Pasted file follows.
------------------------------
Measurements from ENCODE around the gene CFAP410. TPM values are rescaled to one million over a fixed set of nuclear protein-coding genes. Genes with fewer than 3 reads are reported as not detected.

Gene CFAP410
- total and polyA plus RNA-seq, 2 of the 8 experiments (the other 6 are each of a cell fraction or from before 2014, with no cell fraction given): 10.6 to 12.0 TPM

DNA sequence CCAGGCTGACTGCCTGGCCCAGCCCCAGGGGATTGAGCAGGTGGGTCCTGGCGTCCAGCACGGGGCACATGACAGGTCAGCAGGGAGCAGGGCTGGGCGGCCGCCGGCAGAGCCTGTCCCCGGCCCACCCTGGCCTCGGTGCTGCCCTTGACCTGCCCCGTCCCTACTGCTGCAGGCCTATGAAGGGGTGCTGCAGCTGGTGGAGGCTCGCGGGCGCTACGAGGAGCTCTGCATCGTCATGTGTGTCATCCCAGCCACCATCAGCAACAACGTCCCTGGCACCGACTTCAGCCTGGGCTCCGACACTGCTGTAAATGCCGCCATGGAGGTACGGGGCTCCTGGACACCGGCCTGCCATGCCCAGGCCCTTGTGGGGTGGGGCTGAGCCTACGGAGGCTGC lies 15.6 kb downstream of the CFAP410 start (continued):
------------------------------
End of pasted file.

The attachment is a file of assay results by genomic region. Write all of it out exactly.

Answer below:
Measurements from ENCODE around the gene CFAP410. TPM values are rescaled to one million over a fixed set of nuclear protein-coding genes. Genes with fewer than 3 reads are reported as not detected.

Gene CFAP410
- total and polyA plus RNA-seq, 2 of the 8 experiments (the other 6 are each of a cell fraction or from before 2014, with no cell fraction given): 10.6 to 12.0 TPM

DNA sequence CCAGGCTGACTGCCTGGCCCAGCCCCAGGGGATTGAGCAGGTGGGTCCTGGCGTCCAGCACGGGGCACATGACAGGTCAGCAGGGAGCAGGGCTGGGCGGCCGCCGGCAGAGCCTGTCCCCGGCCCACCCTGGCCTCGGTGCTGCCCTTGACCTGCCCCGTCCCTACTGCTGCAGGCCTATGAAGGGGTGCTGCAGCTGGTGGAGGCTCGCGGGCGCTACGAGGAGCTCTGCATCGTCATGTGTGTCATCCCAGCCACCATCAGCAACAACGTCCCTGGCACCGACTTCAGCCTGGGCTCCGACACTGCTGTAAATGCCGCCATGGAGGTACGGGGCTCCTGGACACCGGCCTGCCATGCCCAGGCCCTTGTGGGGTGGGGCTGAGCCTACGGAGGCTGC lies 15.6 kb downstream of the CFAP410 start (continued):